Learning from difficulties encountered in the first year, for the next two summers we engaged a core team of two-Rob MacLeod as project coordinator and Mario Breton as his assistant. Rob had been a volunteer in the first year and had proved his enthusiasm and interest in the project. As a newly-graduated Civil Engineer, Rob was then working in a restaurant and leapt at the opportunity to be a major part of this project. Mario was a very experienced jack-of-all-trades who could tackle any task, and also knew where to go to borrow odds and ends of equipment that we needed from time to time. These two men set high standards of effort, technical knowledge and creativity applied to getting the job done. There is no question that their leadership, teamwork, and work example were crucial factors in the high rate of progress we achieved in 1995 and again in 1996.

In 1996 we started up in May and were able to obtain a federal grant to hire two summer students and two labourers who were receiving U.I. From time to time we benefited from considerable inputs of volunteer workers, but the bulk of the work was accomplished by our crew of six: these four along with Rob and Mario.

Erection constraints

After we had constructed the four bridge walls and the 148 roof trusses, our most interesting challenge was to find a safe and low-cost way to bring the parts together, and then erect the actual bridge. The bridge site presented its own particular constraints. The river is swift, there are rapids immediately downstream from the bridge, and the western approaches are steep and narrow with private properties bordering both sides of the road. Given our lean bank account, least risk and lowest cost were invariably the most important considerations.

We think that the original bridge was constructed using a levee and false bridge, but in 1915 there were no dams on the Gatineau so the river was shallower and, except in the spring, water flow would have been much less than at present. Furthermore, the original builders had full use of the approaches on both sides of the river for marshalling their heavy equipment and prefabricating the trusses.

We first thought of prefabricating the trusses on the eastern approaches and sliding the spans out continuously as they were built, somewhat like building a Bailey Bridge. This would have required re-routing the Wakefield Heights Road, continuous use of heavy equipment on both sides of the river, and the use of a barge to support the spans as they moved across to the centre pier and then on to the western abutment. We rejected that concept as too disruptive, risky and costly.

Raising the trusses. Photo: Neil Faulkner

The next idea was to construct the wall trusses in the village yard and then move them individually, either launching them on barges at a site near the new bridge, or using cranes to lift them into position from either riverbank onto the abutments and central pier. There were also many problems with this concept. Hydro lines would need to be temporarily removed, the river bank would be disturbed, the flow of the river would require very careful handling to prevent the barges or trusses from hitting the abutments, and there was no maneuvering room on the west bank for a large crane. All of these issues added up to uncertainty and unmanageable costs.

Finally, we hit on the idea of constructing the four wall trusses and assembling the two boxed spans in the village yard, before moving them out of the yard and a quarter of a mile down the railway right-of-way to the river bank beside the Wakefield General Store. The spans could then be loaded sequentially onto barges and pushed up-river by tugs to the site. This approach seemed feasible, although there were still major issues to address. First, we would have to raise and position all four wall trusses so they could be cross-braced to form the two spans. Next, we would have to find a way to move these long and heavy structures from the yard to the river bank.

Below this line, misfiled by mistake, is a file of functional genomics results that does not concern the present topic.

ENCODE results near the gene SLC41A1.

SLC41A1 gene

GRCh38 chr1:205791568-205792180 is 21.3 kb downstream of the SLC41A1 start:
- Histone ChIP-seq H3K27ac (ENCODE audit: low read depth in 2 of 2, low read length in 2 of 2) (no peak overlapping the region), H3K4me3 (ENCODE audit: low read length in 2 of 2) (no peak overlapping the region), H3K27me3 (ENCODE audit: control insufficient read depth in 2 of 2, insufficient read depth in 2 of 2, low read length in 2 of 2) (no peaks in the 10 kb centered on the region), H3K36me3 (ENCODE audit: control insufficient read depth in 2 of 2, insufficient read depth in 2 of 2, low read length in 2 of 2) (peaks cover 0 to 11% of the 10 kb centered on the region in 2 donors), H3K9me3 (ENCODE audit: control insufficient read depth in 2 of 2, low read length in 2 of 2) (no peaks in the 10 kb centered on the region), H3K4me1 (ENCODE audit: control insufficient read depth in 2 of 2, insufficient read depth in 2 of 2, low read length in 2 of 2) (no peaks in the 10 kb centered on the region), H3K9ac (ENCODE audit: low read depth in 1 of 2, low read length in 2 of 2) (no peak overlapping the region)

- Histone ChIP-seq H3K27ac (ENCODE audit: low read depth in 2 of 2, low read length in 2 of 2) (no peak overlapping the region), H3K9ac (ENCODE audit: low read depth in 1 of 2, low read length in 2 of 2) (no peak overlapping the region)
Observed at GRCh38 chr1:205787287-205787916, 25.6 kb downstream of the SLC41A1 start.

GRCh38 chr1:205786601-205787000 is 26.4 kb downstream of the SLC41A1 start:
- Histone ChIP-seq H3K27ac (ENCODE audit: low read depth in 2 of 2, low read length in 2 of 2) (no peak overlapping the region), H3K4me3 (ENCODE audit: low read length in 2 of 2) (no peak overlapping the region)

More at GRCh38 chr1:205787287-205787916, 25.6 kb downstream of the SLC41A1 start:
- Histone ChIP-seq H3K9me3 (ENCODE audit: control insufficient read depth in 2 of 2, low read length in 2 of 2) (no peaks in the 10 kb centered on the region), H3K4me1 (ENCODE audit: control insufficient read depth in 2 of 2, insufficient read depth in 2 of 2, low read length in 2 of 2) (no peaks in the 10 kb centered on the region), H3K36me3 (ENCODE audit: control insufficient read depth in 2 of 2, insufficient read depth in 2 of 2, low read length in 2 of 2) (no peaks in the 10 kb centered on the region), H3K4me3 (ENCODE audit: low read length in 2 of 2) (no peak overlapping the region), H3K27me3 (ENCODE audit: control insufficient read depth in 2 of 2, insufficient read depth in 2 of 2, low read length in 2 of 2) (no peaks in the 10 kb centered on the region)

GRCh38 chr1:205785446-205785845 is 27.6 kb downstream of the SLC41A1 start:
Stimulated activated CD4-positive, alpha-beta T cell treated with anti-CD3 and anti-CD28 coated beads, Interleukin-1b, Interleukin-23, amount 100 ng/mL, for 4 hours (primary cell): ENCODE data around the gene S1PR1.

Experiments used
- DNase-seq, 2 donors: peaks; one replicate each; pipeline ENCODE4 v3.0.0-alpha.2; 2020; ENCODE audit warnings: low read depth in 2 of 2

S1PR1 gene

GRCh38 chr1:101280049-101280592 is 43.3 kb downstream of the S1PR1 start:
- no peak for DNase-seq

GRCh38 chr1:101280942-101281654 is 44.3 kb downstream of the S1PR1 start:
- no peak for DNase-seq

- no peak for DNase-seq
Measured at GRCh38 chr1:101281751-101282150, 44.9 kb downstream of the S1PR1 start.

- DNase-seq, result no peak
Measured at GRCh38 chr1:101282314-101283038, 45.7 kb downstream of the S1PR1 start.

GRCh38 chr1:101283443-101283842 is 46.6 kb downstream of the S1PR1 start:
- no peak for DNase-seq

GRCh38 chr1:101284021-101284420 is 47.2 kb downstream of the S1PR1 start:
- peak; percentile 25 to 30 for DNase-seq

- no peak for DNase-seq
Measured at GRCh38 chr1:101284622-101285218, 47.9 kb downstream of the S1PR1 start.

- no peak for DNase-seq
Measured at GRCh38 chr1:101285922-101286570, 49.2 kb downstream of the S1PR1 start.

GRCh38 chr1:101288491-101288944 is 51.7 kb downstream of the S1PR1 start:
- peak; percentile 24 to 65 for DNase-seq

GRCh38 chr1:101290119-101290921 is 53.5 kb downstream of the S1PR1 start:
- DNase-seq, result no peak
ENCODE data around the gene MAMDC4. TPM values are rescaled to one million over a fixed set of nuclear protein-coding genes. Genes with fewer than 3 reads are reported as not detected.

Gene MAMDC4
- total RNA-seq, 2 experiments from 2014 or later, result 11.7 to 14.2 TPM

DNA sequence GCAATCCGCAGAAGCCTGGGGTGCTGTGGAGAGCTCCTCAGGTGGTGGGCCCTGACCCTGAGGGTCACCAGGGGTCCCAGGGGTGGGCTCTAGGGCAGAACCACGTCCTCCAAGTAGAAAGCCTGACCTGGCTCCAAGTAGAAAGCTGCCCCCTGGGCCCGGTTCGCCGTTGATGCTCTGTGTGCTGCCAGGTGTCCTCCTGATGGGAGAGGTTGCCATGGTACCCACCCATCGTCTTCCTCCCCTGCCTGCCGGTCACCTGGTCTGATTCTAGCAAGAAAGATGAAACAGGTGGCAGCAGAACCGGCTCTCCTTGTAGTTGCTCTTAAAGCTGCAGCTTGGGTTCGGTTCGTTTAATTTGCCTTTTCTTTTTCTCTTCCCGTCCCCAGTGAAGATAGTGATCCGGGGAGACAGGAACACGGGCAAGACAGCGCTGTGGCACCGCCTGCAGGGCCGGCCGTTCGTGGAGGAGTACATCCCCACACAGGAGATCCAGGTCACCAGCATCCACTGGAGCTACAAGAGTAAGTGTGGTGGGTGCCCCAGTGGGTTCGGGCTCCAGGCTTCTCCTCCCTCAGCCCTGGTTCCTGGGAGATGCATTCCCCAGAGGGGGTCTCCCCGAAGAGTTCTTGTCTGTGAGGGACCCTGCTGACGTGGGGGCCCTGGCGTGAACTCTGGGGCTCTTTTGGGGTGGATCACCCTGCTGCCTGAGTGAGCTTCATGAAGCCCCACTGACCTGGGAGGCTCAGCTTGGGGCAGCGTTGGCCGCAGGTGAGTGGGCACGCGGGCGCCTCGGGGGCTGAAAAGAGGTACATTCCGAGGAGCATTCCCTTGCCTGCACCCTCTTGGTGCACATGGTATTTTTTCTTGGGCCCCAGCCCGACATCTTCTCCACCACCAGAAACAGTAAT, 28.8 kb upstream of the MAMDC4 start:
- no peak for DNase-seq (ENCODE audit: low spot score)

A lucky break came when we found CDS Building Movers in Stittsville, who were up to such a challenging project. Their manager, Ed Allsop, quietly assessed the situation and quickly agreed to take on the job for a remarkably reasonable fixed price. He showed us how his crew had already moved far larger structures. All that we were required to do was to build a temporary road out of the yard and onto the railway right-of-way.

Once the two spans were moved to the river bank, the next question was how to load them onto barges so that they could be delivered to the bridge abutments and placed on them. The bridge abutments are 16 feet above the river so David Laflamme and Ed Allsop worked out a system to jack up the spans on the river bank, and slide them at that height out onto scaffolding on a large barge. The displacement and stability of the barge for such a large and heavy load had to be calculated, as well as a way to roll the span out while keeping the barge steady. The two contractors worked out the details and these plans were approved by our engineering "brains trust." It looked like we had an affordable "go" situation!

A last challenge was to work out how to move the barge up the river, through the rapids and into a position where the spans could be lowered into place. Laflamme felt sure that his tugboat had sufficient horsepower, but we needed to find a safe channel, avoid the rocks, overcome the currents and ensure that the relative heights were such that the spans could be lowered into place.

Working with Hydro-Québec, we undertook trials to measure the extent to which we could raise the river level using the Chelsea dams while slowing the river current using the upstream Paugan Dam. We found that we could reduce the current by 50% but after two hours the water levels at the bridge site dropped below a workable level. A further complication was that the Paugan Dam can only hold back water for a short period. To give us two or three consecutive working days at Wakefield we needed to have the flows managed from the Mercier Dam, three days' flow above Paugan. That is, Hydro-Québec could regulate modest changes, but these had to be planned long in advance.

The weather was yet another variable, and the winds would have to be monitored carefully. Strong winds would be disastrous, since the span would act like a giant sail and could seriously jeopardize control of the barge.